On January 2, 2016, Saudi Arabia carried out a mass execution of 47 men for “terrorism offenses.” Among those executed were Ali Sa’eed al-Ribh, whose trial judgment indicates that he was under 18 at the time of some of the crimes for which he was sentenced to death. As a state party to the Convention on the Rights of the Child, Saudi Arabia is legally obliged to ensure that no one under 18 at the time of a crime is sentenced to death or to life in prison without the possibility of release.

Those currently on death row include four Saudi Arabian nationals who were found guilty of offenses committed when they were teenagers – Ali al-Nimr, Dawoud al-Marhoun, Abdullah al-Zaher, and Abdulkareem Al-Hawaj.

The January 2, 2016 executions also included a prominent Shia Muslim cleric, Sheikh Nimr Baqir al-Nimr, the uncle of Ali al-Nimr. Sheikh al-Nimr was a vocal critic of the government, and was convicted following a grossly unfair trial.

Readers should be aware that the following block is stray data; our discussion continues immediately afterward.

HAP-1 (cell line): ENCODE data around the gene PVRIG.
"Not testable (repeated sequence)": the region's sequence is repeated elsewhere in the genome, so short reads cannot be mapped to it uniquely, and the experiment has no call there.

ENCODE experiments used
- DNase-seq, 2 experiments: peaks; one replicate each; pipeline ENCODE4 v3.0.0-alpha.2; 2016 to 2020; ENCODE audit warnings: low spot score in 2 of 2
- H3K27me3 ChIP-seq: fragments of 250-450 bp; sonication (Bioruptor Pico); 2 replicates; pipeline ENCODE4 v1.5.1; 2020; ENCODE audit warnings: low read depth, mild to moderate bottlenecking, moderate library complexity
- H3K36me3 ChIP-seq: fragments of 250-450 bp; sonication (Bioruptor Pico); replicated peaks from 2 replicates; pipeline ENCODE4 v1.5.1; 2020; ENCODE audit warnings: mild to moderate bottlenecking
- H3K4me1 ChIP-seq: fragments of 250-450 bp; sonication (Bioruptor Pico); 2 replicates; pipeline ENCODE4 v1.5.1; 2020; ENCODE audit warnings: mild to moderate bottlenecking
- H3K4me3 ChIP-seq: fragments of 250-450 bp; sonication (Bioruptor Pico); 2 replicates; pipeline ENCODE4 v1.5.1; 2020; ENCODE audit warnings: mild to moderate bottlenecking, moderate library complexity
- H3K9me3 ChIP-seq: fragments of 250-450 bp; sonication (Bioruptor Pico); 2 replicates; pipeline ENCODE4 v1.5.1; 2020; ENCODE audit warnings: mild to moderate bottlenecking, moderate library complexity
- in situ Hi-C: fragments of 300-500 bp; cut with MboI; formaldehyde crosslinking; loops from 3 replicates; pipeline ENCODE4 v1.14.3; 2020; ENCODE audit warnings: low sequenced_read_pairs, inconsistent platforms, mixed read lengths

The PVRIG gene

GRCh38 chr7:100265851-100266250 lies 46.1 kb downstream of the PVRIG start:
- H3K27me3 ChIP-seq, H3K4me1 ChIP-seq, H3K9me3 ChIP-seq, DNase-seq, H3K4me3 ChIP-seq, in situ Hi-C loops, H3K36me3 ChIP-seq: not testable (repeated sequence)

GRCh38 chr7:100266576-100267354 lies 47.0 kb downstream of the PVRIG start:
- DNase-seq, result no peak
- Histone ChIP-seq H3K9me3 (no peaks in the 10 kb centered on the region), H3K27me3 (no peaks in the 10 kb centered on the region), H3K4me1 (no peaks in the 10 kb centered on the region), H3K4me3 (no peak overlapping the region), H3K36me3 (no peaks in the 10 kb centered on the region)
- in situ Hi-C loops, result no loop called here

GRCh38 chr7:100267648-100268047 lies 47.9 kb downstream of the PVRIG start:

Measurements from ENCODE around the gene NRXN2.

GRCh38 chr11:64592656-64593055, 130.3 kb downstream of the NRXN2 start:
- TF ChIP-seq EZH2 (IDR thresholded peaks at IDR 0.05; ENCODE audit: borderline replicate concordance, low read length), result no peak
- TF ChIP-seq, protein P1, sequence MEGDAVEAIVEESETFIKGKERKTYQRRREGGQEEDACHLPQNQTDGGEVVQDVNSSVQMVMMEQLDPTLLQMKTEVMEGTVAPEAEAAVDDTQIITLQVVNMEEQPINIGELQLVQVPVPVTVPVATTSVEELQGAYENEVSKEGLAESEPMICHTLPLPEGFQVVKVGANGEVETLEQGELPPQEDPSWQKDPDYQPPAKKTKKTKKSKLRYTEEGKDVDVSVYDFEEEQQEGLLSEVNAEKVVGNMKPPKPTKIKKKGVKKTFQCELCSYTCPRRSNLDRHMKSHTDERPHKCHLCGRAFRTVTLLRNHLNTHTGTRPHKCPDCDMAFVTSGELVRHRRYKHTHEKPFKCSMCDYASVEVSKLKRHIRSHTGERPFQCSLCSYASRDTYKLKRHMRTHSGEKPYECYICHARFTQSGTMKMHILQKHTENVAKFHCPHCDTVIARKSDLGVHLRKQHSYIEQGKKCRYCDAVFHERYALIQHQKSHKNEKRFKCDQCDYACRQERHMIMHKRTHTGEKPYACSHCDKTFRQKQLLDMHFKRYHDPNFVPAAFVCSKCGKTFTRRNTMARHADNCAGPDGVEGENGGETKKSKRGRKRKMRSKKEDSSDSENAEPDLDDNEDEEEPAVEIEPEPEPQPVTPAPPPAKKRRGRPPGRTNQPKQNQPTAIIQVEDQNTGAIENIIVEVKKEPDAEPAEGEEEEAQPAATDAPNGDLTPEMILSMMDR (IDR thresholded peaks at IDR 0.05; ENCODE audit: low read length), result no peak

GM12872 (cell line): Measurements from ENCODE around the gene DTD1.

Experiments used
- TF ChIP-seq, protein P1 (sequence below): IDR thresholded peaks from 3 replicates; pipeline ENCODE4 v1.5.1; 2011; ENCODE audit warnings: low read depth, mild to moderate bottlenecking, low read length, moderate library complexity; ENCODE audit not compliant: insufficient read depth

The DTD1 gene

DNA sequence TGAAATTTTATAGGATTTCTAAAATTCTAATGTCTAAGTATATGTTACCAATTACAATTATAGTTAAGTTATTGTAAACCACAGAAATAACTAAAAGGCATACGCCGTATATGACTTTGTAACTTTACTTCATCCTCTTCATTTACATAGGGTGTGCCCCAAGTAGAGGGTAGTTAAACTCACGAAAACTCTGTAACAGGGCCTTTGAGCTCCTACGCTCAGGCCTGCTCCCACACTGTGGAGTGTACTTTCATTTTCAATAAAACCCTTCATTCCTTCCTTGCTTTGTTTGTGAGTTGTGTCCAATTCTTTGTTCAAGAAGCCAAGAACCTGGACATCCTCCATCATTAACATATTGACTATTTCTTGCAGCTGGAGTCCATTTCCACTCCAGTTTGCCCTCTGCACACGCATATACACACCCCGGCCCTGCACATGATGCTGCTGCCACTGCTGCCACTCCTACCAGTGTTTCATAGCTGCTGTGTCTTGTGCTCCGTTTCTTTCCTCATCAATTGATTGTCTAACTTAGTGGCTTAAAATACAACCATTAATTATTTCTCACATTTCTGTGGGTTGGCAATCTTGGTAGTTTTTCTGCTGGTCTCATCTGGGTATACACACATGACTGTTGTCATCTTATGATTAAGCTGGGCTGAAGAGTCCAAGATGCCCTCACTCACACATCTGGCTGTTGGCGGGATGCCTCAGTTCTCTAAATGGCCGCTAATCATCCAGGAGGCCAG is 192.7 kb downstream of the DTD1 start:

Amnesty International and Human Rights Watch oppose the death penalty in all cases without exception. The death penalty is the ultimate cruel, inhuman, and degrading punishment and unique in its finality. It is inevitably and universally plagued with arbitrariness, prejudice, and error.

Pending full abolition of the death penalty, the Saudi Arabian authorities should immediately establish an official moratorium on executions, and remove any death penalty provisions that are in breach of international human rights law, such as provisions for its use against juvenile offenders and those suffering from mental disabilities, Amnesty International and Human Rights Watch said.